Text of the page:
Without doubt, we are moving towards some form of smart packaging. At the moment, RFID tags and labels are applied to packaging. In the future, the packaging itself will be the RFID tag. However, progress will be slow in the short term because of three factors: cost, consensus, and capabilities.
Cost issues are fairly straightforward. That brings us to consensus. We lack consensus on which type of RFID to use; high frequency (HF) or ultra-high frequency (UHF). HF is short range and better suited to POS and inventory applications where the ability to read a specific RFID tag among a group of tags is important. UHF is longer range and better suited to the real-time store inventory type of applications.
Additionally, while there is a single, accepted international standard for UHF (ISO/IEC 18000-6 also known as UHF Gen2 and EPCglobal), the international standard for HF includes two incompatible versions (known as “modes”) for HF. A third mode (ISO/IEC 18000-3 Mode 3 or simply 3Mode3) is under development and will likely become the preferred standard for HF.
However, there is still debate over whether HF or UHF should be used for packaging. There are major players on both sides of the debate and it is unlikely that it will be solved quickly or easily—unless dual-frequency tags become available that meet all requirements.
The final limitation is that of equipment capabilities. RFID readers are not yet small enough or capable enough to fulfill the ultimate vision. To truly implement smart stores that can fully benefit from RFID-tagged items, every shelf, basket, and shopping cart will have to be equipped with an RFID reader to record contents (alternately, there would have to be an RFID reader capable of reading the unique product IDs of every item on every shelf and in every cart in each aisle).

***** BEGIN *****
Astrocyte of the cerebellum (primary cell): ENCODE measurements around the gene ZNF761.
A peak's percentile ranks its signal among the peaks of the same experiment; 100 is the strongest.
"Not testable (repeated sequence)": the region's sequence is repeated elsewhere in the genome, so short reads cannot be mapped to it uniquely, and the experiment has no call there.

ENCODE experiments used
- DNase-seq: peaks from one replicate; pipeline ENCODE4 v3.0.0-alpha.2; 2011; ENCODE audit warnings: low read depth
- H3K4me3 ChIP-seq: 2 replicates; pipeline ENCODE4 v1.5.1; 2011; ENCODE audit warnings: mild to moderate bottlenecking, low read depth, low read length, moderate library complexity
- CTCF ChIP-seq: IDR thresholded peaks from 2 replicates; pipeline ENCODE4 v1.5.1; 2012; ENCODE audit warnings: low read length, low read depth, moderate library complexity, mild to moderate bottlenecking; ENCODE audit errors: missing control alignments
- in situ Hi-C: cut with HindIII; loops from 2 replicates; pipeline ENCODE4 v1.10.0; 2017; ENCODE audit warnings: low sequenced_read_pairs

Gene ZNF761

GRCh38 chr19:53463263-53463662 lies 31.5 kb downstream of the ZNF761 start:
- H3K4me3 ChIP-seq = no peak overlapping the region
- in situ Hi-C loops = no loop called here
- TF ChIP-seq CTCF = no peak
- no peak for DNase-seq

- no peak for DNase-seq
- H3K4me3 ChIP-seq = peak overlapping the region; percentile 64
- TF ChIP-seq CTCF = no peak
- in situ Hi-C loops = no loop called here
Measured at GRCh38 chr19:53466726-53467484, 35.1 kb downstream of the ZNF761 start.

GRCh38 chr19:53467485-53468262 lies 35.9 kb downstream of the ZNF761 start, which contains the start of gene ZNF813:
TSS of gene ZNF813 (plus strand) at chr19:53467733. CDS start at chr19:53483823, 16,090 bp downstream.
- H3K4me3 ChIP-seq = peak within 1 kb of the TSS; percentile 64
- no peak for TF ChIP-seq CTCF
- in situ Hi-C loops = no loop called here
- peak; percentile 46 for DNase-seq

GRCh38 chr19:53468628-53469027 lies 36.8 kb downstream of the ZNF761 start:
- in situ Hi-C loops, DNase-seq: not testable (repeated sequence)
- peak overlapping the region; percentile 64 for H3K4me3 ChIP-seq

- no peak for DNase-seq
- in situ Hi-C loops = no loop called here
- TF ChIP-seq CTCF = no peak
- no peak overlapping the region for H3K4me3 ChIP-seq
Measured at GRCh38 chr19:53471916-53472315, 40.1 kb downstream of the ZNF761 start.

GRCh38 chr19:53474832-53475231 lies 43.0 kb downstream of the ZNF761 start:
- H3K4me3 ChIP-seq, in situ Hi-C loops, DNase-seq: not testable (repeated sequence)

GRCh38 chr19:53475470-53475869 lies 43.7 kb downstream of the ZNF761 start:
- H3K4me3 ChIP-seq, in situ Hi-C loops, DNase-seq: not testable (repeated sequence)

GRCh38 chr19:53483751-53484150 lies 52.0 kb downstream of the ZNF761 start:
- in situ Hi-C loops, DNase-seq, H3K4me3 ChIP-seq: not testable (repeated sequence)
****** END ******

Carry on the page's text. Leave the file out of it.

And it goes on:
The true future of smart packaging is in printed electronics, because it will enable tagging of many more items since the cost of printing RFID tags will be considerably less than producing and mounting silicon chips.
Currently, RFID antennas can be printed directly on packaging using conductive inks and the RFID chip attached to it. Recently, however, there have been significant advances in both organic (aka plastic) and inorganic (metallic) ink technologies that promise the ability of multi-station offset, litho, and gravure presses to actually print the circuitry necessary for a complete RFID tag. Indeed, as printed electronics becomes more refined, printing the RFID tag directly on the packaging will become a major business opportunity and will even pose a competitive threat to silicon-based RFID and EAS tags.
That’s the future. And that’s exciting.